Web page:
“The greatest gift you can give to this culture is to be the woman you are as God created you,” said Sarah Denny, campus minister at Christ the King Catholic Parish at LSU in Baton Rouge and a speaker Sept. 25 at the “Growing Up Gracefully” mother/daughter program at St. Francis of Assisi Uptown.
The power and responsibilities of being a woman, having healthy relationships and how a woman’s body works were addressed in a Catholic context with moms and their daughters in eighth through 12th grades.
“I have to first know who I am before I know what I am called to do,” said Denny, who enjoys sharing her gift of the meaning of being a woman and sexual ethics as a speaker for the Woman’s New Life Center, event co-sponsors with Hope Woman’s Clinic.
Denny assured attendees that every woman is a daughter of God and is not only loved by God but also is given an individual mission.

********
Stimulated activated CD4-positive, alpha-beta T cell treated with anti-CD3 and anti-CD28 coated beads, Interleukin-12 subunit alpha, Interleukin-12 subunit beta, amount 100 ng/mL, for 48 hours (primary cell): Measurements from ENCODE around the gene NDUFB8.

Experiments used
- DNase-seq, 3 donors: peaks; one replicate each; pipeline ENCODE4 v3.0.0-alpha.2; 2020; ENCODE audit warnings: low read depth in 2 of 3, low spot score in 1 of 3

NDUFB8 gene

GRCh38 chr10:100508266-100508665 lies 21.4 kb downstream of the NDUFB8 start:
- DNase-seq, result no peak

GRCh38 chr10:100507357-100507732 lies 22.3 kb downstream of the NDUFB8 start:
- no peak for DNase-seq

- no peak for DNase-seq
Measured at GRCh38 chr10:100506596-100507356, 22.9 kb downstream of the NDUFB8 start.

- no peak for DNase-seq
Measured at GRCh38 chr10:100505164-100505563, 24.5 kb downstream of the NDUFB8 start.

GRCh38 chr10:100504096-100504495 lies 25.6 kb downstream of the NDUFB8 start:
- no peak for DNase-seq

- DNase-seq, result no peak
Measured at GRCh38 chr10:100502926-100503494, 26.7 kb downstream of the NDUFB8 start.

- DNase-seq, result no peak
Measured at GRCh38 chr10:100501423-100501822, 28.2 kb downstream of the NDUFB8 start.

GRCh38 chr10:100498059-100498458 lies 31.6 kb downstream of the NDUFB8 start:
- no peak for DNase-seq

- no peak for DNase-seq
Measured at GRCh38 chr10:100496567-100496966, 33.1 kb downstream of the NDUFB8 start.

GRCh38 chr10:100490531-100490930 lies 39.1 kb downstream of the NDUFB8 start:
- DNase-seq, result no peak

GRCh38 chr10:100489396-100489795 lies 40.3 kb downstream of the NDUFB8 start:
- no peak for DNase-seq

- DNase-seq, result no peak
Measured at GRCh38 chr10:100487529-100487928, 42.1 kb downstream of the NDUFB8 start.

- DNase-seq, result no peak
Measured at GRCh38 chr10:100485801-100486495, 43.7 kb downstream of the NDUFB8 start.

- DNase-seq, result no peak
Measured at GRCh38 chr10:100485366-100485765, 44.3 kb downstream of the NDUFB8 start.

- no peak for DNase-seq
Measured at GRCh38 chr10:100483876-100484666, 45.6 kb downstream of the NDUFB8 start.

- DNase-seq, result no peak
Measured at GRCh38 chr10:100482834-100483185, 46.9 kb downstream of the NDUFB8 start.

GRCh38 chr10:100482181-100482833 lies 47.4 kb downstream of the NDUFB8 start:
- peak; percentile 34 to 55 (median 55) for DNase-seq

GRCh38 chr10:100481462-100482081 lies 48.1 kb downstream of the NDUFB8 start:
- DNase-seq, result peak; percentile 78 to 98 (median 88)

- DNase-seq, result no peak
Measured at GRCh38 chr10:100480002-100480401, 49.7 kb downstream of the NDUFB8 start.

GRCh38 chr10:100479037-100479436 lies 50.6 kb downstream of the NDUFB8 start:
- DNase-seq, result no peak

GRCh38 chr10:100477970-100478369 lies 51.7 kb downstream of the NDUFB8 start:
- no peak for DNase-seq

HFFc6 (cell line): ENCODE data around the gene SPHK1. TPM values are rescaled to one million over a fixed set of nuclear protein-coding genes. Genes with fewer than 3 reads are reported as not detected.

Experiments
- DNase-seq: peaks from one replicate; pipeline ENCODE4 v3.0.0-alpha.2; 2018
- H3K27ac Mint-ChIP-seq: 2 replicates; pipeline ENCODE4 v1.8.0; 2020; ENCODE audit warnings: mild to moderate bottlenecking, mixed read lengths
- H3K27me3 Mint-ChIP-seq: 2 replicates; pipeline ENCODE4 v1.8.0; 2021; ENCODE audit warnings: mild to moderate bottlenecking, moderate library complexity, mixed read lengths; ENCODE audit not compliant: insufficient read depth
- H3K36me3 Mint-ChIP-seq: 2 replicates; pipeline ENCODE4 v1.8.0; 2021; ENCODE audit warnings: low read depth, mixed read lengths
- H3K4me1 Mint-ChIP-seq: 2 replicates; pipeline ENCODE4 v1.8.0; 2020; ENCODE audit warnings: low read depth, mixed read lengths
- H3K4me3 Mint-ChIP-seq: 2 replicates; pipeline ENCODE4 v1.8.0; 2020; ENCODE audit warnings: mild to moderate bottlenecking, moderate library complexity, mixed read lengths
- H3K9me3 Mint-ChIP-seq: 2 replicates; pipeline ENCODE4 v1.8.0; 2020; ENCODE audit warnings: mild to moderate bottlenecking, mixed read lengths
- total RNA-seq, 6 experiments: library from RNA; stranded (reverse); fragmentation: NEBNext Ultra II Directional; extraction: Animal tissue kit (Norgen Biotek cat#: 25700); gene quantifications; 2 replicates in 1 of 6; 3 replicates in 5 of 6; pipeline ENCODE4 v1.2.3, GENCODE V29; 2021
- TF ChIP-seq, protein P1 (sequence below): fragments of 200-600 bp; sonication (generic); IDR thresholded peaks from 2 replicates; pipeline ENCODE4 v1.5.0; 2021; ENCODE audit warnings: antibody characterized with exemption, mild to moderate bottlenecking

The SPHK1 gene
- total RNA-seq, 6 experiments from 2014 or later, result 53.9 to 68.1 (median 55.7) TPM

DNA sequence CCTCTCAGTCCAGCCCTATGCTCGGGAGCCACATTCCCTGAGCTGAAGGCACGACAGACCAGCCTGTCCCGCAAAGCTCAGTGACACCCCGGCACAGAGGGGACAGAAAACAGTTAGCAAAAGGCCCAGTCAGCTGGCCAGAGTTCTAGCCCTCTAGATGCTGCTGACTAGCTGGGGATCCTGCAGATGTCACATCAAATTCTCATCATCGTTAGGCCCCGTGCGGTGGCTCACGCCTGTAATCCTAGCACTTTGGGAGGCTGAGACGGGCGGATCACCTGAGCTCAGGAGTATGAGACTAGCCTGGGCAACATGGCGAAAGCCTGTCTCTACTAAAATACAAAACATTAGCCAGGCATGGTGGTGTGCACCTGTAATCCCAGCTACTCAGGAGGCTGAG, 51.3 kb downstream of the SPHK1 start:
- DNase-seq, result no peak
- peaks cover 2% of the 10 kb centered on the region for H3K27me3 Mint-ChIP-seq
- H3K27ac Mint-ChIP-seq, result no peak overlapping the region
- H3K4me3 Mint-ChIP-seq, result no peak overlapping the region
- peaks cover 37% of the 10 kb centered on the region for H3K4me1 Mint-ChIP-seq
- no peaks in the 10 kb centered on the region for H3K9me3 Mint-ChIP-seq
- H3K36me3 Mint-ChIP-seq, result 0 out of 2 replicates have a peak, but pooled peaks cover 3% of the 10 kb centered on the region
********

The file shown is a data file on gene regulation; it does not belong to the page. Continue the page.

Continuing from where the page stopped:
“A woman brings life into the world because of who she is with her gifts given by God,” Denny said.
“If you pay attention to your body, it is trying to share in your mission,” Denny said. She asked them to be open as Dr. Susan Caldwell spoke about the gift of the female body and its natural biology.
Becoming body familiar
Even though some might have been uncomfortable hearing about how the female body works with their parent or daughter present, Dr. Susan Caldwell, CFCMC, medical director at Hope Woman’s Clinic, devoted time to explaining how the female body prepares for motherhood. She familiarized them with ways to chart their monthly cycles to reveal their health.